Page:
Albert had earlier explained, “There were a lot of HUD regulations at that time that permitted us to do things with our project that no other project in the country could. The intent was that it would be a home for the Jewish residents.” And, with the Jewish Community Center building, he said the Federation leased them the land for 50 years.
He concluded, “To the best of my knowledge, there is no question of Shalom House closing,” he said, but “with so few Jewish families there,” there remains the question of further planning for the Jewish community.
Anxiety about the future of Shalom House might have been fueled by the sudden closure two years ago of Jewish Family Services.
Sec. 202 properties are required to connect residents with outside services, such as health care, transportation, education and social activities. Although Shalom House does not provide assisted living services, the facility does have a service coordinator.
For many years JFS provided its service coordinator for Shalom House residents. But the service agency had a financial crisis when key federal grants ended, which some say had also overextended their mission beyond the Jewish community, and was forced to shut their doors overnight.
Weinreb stated that Jewish Family Service’s involvement was always separate from Shalom House. When the agency closed down, she said, HUD itself was able to fund a service coordinator at the residence.
In the wake of the JFS closing, the Jewish Care Program was created and is staffed in half-time positions by social workers, Director Erin Tarica and Hannah Arlette, who oversees the needs of the Holocaust survivors here.
As Paula Amar Schwartz, a former JFS board president who was involved in the establishment of the new program pointed out, the Jewish Care Program still needs to be expanded to really meet the needs of the Jewish community here.
Jewish Community’s Future Needs
In a separate conversation, a JCHC board member conversely doesn’t see that Jewish Albuquerque has a long-term problem, and said most Jewish retirees here have had professional careers and are well off.
“What are the real needs of the Jewish community?” she replied in response to that question, “[It’s] the ability to get to synagogue, to get to services on Saturday morning. It’s transportation. The city has some transportation you can call in, for doctor’s appointments [. . .] I don’t feel there is a need for a Jewish Home for the Aged, that there is enough assisted housing in Albuquerque.”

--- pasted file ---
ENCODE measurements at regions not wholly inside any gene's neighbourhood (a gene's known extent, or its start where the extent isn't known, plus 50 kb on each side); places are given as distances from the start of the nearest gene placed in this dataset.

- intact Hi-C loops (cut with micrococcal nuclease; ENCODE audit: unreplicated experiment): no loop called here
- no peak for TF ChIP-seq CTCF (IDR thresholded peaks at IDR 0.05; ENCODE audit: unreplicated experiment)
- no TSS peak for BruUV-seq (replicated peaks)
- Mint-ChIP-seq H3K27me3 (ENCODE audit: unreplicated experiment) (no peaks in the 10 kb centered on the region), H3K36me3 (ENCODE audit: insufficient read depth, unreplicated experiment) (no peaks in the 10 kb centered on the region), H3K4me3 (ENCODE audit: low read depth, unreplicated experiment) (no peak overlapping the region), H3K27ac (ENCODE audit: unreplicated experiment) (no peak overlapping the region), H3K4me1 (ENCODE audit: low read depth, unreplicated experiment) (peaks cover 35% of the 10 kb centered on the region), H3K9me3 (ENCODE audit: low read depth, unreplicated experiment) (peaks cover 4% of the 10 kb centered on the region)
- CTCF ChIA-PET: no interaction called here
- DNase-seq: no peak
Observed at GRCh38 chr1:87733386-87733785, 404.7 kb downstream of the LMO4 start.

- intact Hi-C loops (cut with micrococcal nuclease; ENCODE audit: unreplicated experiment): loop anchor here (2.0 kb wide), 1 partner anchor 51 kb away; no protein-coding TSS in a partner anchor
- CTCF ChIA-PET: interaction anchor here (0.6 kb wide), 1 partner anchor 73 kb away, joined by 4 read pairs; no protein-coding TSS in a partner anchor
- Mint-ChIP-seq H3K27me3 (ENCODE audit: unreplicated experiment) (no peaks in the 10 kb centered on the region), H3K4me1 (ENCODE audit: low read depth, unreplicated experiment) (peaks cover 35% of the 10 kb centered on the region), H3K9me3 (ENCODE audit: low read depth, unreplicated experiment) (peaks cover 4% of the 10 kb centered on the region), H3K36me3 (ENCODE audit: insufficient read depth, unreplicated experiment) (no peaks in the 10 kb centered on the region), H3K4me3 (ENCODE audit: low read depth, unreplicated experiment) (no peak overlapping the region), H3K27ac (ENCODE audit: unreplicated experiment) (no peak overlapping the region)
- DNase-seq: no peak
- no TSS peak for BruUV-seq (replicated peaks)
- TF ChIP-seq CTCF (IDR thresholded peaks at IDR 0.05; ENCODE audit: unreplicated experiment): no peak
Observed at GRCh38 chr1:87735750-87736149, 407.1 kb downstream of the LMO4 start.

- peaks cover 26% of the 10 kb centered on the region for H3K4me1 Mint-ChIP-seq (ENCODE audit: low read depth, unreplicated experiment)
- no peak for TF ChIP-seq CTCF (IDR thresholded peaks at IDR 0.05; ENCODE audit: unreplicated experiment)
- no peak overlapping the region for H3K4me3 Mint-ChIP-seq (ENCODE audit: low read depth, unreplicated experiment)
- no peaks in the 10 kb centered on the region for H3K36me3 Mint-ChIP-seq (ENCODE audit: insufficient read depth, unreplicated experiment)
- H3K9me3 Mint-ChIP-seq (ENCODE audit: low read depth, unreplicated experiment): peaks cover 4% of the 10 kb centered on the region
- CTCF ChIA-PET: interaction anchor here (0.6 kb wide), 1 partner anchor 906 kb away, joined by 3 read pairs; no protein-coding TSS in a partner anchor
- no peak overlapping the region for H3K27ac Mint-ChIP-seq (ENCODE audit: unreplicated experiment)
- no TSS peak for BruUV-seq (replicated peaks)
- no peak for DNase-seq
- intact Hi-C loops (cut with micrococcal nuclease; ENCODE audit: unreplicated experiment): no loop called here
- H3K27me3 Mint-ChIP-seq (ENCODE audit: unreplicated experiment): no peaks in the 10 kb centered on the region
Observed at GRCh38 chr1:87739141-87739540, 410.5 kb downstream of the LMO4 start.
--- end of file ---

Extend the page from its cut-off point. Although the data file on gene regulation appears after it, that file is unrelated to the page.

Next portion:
But limited long-term care options for the rapidly aging U.S. population—with the vulnerable 85-plus population being the fastest growing age demographic—is raising concern nationally.
Others believe the lack of affordable options leaves a vacuum for many members of the Jewish community in Albuquerque.
Certain Ashkenazi (Eastern European) Jews have been shown to be especially long-lived. (Several family members of this writer, for instance, have lived beyond 100.) While research has long shown that in the general population about half of those living past age 85 develop some form of dementia, along with numerous chronic diseases, the Einstein Aging Study has shown that the longevity gene carried by Ashkenazi descendants carries with it additional protection from heart disease, cancer, diabetes, and a study they published in 1996 also showed a causal relationship with preservation of cognitive function, especially with good cholesterol (with high HDL, the ‘good’ one) and avoidance of metabolic syndrome.
However, conditions such as strokes, combined with falls, may debilitate seniors long before they reach 100–and long after the money runs out.
Private alternatives in Albuquerque can be very expensive. For example, La Vida Llena, a deluxe senior community offering four residential tiers from independent through assisted living to nursing care, requires a large initial down payment that guarantees permanent residence, plus a substantial monthly fee.
That’s well beyond the reach of those who might be living on fixed incomes, such as the many artists and writers who were drawn to New Mexico and whose careers provided few pensions or opportunities to save for retirement.
This writer, pondering her own fate, asked the JCHC board member what she should plan to do when she reaches into her 90s. Perhaps reflecting the frustrations of those who have been dealing with these issues for many years without seeing any public policies put in place that would offer solutions, the board member tartly—and somewhat ambiguously—replied, “By then, there’ll be a pill for that.”
This article was written with support from the Journalists in Aging Fellowships, a program of New America Media and the Gerontological Society of America, sponsored by the Retirement Research Foundation. In a series of upcoming profiles, long-time Jewish New Mexicans will talk about the spiritual benefits and practical challenges of aging here. Read and comment here. In February, view at the newly redesigned www.NMJewisheLink.com